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Yellow Iris

Iris pseudacorus

  • Name also: Yellow Flag, Yellow Flag Iris, Pale-yellow Iris, Water Flag
  • Family: Iris Family – Iridaceae
  • Growing form: Perennial herb. Rootstock thick, creeping.
  • Height: 60–120 cm (25–50 in.). Stem sparsely branched, round, full.
  • Flower: Perianth regular (actinomorphic), bright yellow, up to 10 cm (4 in.) broad; tepals 6 in two separate whorls. Outer tepals 3, downward-curved; inner tepals 3, smaller than outer tepals, narrow, erect. Stamens 3. Styles 3, stigmatic lobes big, like tepals, inner perianth longer than leaves. Inflorescence 4–12-flowered, cyme-like.
  • Leaves: On base, stalkless, 50–90 cm (20–35 in.) long, smaller than stem-leaves. Blade sword-shaped, with entire margins, parallel-veined, greyish green.
  • Fruit: Ovoid, 3-lobed, 4–5 cm (1.6–2 in.) long capsule.
  • Habitat: Clay, sludge and mud shores, alder thickets, swamps, ditches, shallow water. Also an ornamental.
  • Flowering time: June–July.
  • Endangerment: Protected in the provinces of Oulu and Lapland.

Handsome-flowered yellow iris’s more characteristic habitats are rich sludge and mud shores from the water line to the wet surfaces of alder groves. It is most typically found in gently-flowing river banks and sheltered bays – in open parts of inland waters it is already clearly rarer and the outermost stands cling on to rocky outcrops in the archipelago. Yellow iris grows commonly as far as southern parts of northern Häme and northern Savo, but it grows as far north as northern Ostrobothnia. Yellow iris’s own ways of spreading would hardly have been efficient enough to give it such a large habitat if humans had not been involved: it is one of Finland’s most impressive wild flowers and is often transplanted from natural wetlands to summer cottages and lakeside villas, and even into flower beds. The best places for it in the garden are the edges of water features and garden ponds, especially if the soil is rich.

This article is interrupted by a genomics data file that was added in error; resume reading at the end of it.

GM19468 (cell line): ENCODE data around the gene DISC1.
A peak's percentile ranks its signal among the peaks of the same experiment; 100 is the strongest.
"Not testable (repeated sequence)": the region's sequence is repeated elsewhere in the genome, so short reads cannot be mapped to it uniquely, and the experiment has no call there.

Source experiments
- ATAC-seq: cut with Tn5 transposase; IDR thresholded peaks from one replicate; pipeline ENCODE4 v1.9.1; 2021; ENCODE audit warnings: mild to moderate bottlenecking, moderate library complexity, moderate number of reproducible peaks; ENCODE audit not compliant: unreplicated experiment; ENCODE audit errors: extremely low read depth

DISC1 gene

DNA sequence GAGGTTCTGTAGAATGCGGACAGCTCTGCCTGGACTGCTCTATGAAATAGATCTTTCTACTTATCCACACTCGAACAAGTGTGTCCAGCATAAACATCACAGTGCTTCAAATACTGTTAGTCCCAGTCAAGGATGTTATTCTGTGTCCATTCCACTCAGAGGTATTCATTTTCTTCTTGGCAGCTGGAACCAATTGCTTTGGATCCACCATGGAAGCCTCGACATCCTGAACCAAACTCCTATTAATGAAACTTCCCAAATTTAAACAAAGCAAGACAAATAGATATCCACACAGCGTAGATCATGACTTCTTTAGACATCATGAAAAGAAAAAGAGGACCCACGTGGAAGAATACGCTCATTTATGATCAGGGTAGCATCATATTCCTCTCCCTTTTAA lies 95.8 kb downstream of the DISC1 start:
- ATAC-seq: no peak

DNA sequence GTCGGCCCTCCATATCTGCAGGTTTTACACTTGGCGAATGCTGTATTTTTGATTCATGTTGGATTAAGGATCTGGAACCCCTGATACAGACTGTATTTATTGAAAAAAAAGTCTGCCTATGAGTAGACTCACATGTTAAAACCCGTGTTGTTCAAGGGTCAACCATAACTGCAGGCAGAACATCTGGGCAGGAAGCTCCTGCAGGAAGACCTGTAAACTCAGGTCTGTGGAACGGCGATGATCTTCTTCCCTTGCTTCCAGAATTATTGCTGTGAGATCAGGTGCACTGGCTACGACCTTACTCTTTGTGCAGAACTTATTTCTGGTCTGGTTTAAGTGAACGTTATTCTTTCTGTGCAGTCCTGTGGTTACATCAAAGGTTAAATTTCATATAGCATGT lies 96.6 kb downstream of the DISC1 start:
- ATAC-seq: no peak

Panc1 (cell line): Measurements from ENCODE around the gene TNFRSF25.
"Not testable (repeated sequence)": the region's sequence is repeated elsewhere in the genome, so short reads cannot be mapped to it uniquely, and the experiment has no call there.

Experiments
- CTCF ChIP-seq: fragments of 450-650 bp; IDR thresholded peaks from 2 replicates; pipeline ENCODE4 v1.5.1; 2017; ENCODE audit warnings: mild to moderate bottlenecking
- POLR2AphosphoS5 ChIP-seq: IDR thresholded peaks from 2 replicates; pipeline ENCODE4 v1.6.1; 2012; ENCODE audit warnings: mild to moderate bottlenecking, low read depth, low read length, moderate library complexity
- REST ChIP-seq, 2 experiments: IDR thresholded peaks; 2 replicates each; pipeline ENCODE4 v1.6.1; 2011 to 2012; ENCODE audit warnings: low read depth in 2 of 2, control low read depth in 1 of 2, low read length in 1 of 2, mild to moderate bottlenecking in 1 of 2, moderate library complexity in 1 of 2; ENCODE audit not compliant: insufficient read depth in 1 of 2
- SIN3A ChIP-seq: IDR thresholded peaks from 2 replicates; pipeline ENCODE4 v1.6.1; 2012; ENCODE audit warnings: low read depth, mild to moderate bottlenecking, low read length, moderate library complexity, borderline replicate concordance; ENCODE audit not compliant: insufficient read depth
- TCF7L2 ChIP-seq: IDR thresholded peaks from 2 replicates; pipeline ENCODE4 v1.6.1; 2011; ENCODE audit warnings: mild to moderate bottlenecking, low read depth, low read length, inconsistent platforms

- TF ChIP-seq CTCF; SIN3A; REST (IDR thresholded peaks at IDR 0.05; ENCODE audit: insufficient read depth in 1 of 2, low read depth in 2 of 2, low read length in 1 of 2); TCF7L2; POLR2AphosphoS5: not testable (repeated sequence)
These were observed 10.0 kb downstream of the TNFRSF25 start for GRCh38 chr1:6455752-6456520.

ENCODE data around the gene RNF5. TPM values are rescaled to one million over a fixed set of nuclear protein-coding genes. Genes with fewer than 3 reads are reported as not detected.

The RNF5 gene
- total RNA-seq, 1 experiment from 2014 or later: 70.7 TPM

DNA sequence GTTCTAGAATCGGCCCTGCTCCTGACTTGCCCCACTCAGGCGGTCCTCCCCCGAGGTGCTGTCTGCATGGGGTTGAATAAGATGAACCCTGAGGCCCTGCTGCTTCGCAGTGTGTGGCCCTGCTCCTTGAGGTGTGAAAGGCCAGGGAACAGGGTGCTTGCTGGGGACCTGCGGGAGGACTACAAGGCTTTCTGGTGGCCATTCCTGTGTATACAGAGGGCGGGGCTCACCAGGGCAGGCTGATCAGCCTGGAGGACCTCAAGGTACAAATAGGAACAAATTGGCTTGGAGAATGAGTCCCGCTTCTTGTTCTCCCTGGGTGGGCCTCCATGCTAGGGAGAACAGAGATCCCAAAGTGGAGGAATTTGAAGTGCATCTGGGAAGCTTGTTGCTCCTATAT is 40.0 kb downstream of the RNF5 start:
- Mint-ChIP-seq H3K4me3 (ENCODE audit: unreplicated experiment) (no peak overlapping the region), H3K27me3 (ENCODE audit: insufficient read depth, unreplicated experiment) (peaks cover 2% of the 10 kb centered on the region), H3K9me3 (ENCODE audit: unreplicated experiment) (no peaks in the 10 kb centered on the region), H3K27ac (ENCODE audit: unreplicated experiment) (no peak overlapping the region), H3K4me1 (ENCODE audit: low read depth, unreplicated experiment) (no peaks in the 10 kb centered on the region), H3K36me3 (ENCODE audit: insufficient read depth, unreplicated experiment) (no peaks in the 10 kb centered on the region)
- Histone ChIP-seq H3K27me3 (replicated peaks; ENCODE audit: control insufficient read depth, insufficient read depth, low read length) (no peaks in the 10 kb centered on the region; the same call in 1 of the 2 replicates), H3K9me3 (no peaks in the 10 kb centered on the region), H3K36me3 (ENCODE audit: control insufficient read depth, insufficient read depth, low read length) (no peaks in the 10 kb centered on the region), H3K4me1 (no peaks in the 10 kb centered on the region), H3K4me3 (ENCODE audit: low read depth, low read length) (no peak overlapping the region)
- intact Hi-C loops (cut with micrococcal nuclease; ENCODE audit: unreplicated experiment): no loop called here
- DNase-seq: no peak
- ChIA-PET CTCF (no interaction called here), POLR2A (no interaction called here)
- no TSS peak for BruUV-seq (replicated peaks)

Yellow iris is much loved in Finland, as can be seen in the common names it goes by. Its flower was probably used as a model for the lily in coats-of-arms, and it featured in the crests of e.g. the French royal family and the Crusaders. Nowadays the best known version is probably as the lily that represents the World Organization of the Scout Movement. The flower, which can be up to over 10 cm across, would start to be a waste of resources, so it works as three separate units. The pollinating bumblebee has to visit all three parts of the flower and on the other hand three insects can visit the flower at the same time. It is worthwhile keeping an eye on yellow iris after it has flowered as the leaves start to make strange-looking oval, elongated capsule fruits. The flat seeds float well, and the plant also spreads through pieces of its rhizome that have broken off. Yellow iris is the provincial flower of Kymenlaakso.

Other species from the same genus
Other species from the same family

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